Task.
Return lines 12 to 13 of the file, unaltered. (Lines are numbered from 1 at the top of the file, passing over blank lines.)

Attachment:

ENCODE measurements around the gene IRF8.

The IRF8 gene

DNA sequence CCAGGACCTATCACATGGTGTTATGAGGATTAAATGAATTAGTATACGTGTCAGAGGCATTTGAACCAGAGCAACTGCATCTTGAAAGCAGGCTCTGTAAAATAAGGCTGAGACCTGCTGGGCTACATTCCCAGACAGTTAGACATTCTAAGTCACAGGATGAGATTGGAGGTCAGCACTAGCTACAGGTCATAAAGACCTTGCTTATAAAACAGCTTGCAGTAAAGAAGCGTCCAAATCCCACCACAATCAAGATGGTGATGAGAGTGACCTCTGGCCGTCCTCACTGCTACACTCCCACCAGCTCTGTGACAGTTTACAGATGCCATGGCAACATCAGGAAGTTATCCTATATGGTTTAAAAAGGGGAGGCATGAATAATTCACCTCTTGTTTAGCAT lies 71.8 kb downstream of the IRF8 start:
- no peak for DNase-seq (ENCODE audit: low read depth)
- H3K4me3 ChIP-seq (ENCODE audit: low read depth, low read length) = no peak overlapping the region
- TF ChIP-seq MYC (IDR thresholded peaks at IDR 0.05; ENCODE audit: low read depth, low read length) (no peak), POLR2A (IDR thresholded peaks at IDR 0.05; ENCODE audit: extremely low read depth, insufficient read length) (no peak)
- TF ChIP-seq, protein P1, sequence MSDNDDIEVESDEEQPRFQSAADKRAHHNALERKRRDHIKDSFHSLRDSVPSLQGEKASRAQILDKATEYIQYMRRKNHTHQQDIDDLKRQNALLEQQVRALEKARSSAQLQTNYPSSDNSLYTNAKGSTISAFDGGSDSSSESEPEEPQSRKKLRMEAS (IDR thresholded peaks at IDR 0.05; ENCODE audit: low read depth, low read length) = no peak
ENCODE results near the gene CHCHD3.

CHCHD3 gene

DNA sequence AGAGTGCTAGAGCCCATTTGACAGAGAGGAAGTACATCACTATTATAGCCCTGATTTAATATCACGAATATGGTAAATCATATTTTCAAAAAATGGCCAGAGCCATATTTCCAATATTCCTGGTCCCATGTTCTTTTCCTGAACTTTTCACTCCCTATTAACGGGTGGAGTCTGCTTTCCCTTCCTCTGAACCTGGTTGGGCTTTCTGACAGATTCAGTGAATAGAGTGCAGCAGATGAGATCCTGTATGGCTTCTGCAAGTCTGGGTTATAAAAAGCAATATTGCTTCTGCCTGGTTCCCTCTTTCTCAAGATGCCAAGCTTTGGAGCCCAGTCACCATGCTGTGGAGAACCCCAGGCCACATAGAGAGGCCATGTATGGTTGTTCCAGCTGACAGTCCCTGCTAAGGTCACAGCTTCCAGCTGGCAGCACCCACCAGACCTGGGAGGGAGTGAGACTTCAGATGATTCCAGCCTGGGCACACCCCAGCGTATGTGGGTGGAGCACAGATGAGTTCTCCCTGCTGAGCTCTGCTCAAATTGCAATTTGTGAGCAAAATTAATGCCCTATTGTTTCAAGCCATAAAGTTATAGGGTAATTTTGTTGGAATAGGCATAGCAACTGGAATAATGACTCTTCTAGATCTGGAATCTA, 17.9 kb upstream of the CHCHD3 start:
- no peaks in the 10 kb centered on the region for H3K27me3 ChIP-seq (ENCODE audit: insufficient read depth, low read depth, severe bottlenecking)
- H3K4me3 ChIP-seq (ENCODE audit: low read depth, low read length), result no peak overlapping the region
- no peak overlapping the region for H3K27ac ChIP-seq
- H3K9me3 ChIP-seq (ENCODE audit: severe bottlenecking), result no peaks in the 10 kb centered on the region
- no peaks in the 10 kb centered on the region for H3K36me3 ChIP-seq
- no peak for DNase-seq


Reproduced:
- H3K4me3 ChIP-seq (ENCODE audit: low read depth, low read length), result no peak overlapping the region
- no peak overlapping the region for H3K27ac ChIP-seq